The discussion was held at the Center for Advanced Pediatrics and was hosted by Gillian Neff of News 12. The panel was made up of Dr. Jeanne Marconi, a pediatrician with the Center for Advanced Pediatrics in Norwalk; Dr. Robert Weiss, an ear, nose and throat specialist with the Connecticut Center for Advanced ENT Care in Norwalk, and Dr. Michael Schwartz, an internal medicine specialist with Soundview Medical Associates in Norwalk.
They discussed what distinguishes Ebola from common diseases such as cold and flu, and how people can protect themselves.
“Certainly any illness that has a fever, we’re going to have to ask a few extra questions,” Weiss said.
He said that doctors who suspect Ebola will ask whether a patient has had any contact with people from West Africa or if they are health-care professionals or lab technicians who may have come into contact with infected material. ”That’s going to be the first stage. Like any good encounter with a patient, the doctor will want to get a good history.”
Ebola does differ from other viruses when it comes to symptoms.
“One of the differences between flu and Ebola is that Ebola doesn’t have a cough,” Marconi said. Among the symptoms of Ebola are fever, diarrhea, vomiting, and bleeding. She also said that people have to be aware of how they can catch the disease. Ebola is not airborne, and is primarily contracted by coming into contact with bodily fluids, as well as eating or touching meat of an animal infected with the disease, she said.
“One of the things about Ebola that the general population has to understand is, you hear in the media that it’s really contagious only after the symptoms occur, and that’s actually true,” said Schwartz. He said it has to do with how much virus is in the person’s system.
For the first couple of days after symptoms occur, there’s not that much virus in their system, he said. Around days three, four and five, it starts to peak, maxing out around days six and seven, he said.
“For a lot of people who think they were exposed, because somebody may have been on an airplane, may have had the disease, even if they had some early symptoms, it’s even difficult to detect when we take blood of these patients, because they don’t have enough virus in them. And if they don’t have enough virus in them to begin with, then it’s even harder to spread that virus through oral and fecal routes,” Schwartz said.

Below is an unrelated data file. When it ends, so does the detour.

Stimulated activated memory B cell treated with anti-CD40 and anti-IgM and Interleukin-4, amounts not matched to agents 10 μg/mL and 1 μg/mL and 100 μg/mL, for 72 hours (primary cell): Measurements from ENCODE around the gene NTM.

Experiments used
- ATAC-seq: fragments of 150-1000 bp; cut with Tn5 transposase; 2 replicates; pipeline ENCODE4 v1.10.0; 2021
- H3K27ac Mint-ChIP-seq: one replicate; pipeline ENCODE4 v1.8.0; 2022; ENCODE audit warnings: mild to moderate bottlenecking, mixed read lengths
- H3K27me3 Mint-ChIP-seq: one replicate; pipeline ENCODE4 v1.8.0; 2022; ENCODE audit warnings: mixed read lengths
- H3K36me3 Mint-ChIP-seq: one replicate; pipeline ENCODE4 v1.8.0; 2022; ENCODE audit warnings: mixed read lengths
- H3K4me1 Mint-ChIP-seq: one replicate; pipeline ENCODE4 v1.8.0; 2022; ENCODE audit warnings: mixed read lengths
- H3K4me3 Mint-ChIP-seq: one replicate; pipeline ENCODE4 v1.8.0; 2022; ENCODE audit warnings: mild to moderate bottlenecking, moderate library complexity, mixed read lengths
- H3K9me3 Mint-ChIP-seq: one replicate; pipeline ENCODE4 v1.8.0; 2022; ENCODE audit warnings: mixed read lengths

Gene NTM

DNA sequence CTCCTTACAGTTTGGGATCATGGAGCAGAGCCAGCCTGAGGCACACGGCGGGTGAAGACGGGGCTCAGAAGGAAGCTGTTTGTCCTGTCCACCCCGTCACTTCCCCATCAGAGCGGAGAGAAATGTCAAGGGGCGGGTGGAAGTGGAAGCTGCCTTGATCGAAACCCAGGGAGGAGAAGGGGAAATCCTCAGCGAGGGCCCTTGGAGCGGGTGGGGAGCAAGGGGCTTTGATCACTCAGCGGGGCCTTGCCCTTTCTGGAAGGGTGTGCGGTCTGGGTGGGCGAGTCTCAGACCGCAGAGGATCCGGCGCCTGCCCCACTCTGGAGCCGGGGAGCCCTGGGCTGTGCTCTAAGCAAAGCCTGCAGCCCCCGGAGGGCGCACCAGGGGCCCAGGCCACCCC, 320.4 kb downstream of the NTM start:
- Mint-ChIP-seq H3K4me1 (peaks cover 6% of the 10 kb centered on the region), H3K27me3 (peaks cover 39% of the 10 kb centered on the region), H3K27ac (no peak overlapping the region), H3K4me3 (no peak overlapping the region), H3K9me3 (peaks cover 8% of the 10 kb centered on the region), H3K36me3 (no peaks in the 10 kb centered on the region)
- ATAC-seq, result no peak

The doctors said that although Ebola is rare, they have started to take extra precautions. Weiss said that in his office they make sure everyone has sanitized their hands in front of staff, and they have taken extra steps to sanitize rooms more than usual.
Marconi said at the Center for Advanced Pediatrics they have a series of questions about Ebola before patients walk through the door to make sure they don’t have the disease.
The doctors said that people need to make sure they’re taking care of their immune system, by keeping hydrated, eating healthy, exercising, taking vitamin D, keeping saline in the house and using hand sanitizer. Marconi said that the federal Centers for Disease Control and Prevention is recommending that everyone get a flu shot this year.
“I think we have to put everything in perspective in terms of what’s common and what’s not. Ebola is still exceedingly uncommon, as we have to be aware of it, but the flu is much more common and it kills a lot more people than Ebola ever will. So we have to keep that in mind too,” Weiss said.
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